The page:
Sirius suddenly burst into guffaws. Peter and James both looked at him.

"Hold on," he managed to choke out. "Let me—breathe—" He got himself calmed down, but kept his eyes carefully on the grass. "Do you remember what Lily told us Muggle magicians usually pull out of hats?"

"Yes," said Peter. "Why?"

"And do you remember what Moony told us that one girl thought you meant by his ‘furry little problem,’ Prongs?"

"Yeah, he said she thought he had—" James broke off, looking at the sword on Peter’s lap.

"It may not be badly behaved," Sirius said, in a tone that indicated he was losing his battle with laughter again, "but that’s one dangerous-looking rabbit you got there, Wormtail!"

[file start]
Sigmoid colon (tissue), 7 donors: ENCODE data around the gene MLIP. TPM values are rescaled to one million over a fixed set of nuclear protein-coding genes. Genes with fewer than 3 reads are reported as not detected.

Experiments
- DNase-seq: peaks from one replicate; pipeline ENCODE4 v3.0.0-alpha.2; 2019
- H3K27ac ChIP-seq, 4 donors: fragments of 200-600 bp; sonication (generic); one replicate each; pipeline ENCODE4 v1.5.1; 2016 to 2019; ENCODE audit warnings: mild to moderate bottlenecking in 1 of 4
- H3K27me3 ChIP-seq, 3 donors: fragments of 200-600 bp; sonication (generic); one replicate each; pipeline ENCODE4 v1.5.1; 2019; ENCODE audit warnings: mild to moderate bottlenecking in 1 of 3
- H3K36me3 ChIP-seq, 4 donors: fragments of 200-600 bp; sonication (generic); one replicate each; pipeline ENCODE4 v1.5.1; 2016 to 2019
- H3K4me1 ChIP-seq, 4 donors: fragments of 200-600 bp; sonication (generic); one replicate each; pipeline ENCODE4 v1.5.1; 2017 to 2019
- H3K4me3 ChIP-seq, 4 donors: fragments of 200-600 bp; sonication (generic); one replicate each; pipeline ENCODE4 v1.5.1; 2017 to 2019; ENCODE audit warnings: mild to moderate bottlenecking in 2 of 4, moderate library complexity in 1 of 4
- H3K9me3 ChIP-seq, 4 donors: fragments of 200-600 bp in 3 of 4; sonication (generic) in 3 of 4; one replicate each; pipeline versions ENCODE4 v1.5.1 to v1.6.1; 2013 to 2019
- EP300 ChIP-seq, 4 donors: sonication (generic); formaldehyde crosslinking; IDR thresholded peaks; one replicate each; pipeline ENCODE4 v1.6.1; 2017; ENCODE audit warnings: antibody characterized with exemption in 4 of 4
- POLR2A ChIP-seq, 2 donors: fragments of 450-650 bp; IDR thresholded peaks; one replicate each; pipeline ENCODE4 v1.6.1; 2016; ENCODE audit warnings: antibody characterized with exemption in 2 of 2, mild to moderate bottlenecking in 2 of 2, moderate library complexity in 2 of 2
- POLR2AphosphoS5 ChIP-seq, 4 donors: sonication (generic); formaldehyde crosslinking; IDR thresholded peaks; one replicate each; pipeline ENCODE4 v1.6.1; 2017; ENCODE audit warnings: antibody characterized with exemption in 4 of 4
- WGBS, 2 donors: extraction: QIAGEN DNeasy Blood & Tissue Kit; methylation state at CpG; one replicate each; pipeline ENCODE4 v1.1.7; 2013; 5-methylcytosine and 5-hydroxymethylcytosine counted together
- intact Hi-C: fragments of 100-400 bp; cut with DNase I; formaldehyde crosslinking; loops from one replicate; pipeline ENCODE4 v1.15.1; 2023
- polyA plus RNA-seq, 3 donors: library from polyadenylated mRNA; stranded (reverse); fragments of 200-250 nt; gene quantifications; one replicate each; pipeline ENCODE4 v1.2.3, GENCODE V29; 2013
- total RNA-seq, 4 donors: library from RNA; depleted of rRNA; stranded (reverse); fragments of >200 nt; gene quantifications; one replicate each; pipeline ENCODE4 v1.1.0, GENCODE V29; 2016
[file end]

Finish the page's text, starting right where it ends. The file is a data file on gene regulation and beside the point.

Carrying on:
James fell over backwards laughing. Peter maintained enough self-control to place the sword carefully off to one side before he too surrendered, and Sirius needed no further encouragement to go into a second round. Soon there were three helpless Marauders lying on the grass, panting for breath, avoiding each other’s eyes because every time they looked at one another, they sparked it off again.

And it wasn’t even that good a joke...

James shook his head, watching the leaves sway above him. We’re sleep-deprived and relieved. Which is a little bit stupid, considering Moony’s still going to die.

Thinking of which, where’s he got to? And where’s Lily?

He sat up and looked around. Lily’s hair caught the early morning sunlight, making her easy to spot, and Moony was unexpectedly close to her—and he was—

Blinking in surprise, James elbowed Sirius and nudged Peter with his foot. "Tell me I’m not dreaming," he said.

Peter sat up first. "That was quick," he remarked.